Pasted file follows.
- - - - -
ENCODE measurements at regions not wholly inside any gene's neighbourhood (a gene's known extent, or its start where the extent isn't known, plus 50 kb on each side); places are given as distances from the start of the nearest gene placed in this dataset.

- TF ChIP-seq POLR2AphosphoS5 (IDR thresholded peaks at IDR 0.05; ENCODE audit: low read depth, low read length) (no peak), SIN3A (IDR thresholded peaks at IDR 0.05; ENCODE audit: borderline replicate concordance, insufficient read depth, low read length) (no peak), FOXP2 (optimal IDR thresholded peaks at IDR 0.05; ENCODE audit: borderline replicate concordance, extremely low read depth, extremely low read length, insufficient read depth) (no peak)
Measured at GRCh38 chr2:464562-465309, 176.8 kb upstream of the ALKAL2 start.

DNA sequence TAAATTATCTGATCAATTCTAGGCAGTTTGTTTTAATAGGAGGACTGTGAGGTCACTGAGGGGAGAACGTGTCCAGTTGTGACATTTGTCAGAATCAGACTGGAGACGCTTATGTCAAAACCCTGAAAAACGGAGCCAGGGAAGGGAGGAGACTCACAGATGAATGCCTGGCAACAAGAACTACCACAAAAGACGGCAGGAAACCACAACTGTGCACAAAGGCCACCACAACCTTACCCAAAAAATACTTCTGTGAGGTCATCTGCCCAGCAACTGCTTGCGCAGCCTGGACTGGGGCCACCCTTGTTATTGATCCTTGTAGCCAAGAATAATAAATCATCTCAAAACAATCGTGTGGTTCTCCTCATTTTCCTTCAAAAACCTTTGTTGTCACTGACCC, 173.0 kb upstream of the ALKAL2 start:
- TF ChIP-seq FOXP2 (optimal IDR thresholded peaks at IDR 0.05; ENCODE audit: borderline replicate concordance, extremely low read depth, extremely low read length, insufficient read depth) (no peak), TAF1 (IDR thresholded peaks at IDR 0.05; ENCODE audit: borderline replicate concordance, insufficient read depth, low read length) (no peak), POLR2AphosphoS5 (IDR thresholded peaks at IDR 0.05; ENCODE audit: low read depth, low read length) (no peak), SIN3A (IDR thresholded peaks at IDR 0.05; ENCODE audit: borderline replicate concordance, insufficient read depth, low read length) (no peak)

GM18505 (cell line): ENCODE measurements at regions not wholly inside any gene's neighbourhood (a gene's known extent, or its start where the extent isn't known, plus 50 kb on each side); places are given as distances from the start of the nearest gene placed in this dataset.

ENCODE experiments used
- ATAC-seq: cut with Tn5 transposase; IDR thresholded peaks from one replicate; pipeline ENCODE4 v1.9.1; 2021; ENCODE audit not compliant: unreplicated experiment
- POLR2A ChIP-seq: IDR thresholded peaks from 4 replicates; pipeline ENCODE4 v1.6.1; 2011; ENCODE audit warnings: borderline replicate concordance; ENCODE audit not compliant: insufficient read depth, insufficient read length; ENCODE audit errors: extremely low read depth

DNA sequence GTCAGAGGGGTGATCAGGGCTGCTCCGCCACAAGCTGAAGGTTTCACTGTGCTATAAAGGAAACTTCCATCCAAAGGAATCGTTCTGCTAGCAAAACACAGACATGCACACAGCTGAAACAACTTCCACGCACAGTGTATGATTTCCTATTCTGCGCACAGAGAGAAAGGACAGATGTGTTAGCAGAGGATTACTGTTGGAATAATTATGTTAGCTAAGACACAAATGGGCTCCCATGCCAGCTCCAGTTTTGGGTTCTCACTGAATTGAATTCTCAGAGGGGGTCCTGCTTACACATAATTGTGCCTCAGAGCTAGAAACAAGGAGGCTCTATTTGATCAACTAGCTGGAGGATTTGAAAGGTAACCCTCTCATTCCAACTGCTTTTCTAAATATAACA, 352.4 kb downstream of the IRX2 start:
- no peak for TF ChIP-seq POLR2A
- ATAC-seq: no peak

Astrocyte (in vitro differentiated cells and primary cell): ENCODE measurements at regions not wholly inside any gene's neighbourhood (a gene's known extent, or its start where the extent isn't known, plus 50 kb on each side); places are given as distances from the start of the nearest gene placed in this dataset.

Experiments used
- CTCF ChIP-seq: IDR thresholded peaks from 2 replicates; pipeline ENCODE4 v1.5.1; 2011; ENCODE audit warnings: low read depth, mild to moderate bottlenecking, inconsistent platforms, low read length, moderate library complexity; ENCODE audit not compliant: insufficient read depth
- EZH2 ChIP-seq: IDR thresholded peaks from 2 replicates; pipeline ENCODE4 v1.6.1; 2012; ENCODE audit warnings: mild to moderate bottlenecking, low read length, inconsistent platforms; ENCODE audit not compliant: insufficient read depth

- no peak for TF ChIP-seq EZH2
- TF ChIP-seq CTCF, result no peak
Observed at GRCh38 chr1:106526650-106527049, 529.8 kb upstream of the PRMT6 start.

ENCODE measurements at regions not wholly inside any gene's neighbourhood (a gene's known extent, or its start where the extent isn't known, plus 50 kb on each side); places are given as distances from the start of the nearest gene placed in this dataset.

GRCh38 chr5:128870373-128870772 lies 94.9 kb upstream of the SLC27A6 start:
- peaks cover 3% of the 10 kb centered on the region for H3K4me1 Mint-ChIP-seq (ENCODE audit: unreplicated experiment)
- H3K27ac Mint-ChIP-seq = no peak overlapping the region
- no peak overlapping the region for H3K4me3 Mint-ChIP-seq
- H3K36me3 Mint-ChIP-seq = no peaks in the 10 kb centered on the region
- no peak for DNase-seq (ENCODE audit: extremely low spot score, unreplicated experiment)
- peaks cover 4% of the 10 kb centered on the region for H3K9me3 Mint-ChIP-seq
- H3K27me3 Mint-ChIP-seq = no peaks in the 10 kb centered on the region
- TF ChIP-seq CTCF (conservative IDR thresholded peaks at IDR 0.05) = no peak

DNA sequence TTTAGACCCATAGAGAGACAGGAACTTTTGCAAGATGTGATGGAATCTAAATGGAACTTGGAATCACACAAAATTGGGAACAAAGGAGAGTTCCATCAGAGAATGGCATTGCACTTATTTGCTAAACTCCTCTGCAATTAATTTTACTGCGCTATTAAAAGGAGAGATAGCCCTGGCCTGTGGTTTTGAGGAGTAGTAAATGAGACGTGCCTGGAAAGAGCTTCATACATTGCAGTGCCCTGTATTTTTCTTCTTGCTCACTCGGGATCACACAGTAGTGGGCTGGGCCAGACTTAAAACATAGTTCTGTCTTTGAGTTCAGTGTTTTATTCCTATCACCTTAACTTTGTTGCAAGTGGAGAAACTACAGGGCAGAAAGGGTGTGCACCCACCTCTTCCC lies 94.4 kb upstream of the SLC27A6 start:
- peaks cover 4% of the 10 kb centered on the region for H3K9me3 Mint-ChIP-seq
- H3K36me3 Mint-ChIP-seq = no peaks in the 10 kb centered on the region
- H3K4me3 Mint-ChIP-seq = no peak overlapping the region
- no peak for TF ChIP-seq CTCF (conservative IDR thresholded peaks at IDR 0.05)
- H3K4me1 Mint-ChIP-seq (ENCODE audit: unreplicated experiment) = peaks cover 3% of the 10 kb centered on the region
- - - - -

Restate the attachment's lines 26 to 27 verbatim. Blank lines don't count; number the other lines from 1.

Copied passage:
- no peak for DNase-seq (ENCODE audit: extremely low spot score, unreplicated experiment)
- peaks cover 4% of the 10 kb centered on the region for H3K9me3 Mint-ChIP-seq